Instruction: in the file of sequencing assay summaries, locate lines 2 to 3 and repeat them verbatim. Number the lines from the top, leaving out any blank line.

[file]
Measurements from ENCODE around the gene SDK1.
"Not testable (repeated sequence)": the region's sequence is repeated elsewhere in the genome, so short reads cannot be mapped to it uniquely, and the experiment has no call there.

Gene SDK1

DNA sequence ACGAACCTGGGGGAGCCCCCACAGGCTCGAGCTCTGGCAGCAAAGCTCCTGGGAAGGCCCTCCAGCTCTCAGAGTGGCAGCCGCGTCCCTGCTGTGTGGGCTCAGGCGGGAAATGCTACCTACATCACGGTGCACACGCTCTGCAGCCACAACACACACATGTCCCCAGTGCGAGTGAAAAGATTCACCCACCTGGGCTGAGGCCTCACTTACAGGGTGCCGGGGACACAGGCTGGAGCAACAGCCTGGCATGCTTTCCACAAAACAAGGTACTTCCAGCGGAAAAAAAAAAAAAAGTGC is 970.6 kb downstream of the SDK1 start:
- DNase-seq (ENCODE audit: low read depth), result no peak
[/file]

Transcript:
"Not testable (repeated sequence)": the region's sequence is repeated elsewhere in the genome, so short reads cannot be mapped to it uniquely, and the experiment has no call there.

Gene SDK1